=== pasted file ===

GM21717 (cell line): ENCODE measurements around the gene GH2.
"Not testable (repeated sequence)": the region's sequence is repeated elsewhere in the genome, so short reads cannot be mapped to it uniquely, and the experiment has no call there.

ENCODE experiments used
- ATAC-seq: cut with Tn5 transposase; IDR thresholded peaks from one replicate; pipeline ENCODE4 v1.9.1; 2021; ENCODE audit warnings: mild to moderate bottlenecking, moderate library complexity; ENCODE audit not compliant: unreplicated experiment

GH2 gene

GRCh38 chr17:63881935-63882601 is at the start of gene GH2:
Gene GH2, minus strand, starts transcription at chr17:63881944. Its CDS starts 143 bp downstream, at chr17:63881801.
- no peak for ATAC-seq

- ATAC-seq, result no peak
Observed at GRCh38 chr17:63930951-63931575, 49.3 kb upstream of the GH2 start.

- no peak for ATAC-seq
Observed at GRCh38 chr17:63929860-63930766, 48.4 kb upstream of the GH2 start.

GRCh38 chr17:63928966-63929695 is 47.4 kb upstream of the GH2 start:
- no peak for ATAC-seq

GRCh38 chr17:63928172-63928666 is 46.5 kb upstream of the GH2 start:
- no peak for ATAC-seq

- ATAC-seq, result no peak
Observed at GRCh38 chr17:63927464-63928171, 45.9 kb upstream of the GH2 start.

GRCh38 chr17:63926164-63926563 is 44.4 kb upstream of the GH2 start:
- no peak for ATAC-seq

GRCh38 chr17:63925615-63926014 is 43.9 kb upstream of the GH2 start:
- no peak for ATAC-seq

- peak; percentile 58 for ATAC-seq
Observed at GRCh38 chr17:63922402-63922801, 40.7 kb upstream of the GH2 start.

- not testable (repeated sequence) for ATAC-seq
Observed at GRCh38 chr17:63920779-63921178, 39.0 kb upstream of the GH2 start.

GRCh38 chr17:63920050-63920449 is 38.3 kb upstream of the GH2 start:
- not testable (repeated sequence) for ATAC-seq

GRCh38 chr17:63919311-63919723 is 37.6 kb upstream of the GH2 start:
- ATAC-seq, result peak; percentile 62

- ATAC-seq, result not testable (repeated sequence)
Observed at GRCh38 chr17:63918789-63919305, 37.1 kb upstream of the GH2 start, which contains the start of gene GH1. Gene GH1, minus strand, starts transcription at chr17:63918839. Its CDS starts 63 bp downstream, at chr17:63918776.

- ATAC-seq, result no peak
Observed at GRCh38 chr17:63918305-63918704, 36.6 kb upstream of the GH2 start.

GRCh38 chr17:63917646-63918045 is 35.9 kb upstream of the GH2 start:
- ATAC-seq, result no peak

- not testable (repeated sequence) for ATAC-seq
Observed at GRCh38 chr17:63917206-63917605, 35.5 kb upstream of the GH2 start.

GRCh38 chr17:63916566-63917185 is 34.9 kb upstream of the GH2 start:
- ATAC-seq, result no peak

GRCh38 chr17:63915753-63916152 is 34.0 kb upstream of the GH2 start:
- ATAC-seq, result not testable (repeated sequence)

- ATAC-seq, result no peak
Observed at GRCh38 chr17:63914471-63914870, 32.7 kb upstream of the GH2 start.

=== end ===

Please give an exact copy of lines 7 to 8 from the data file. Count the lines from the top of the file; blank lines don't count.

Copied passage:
Gene GH2, minus strand, starts transcription at chr17:63881944. Its CDS starts 143 bp downstream, at chr17:63881801.
- no peak for ATAC-seq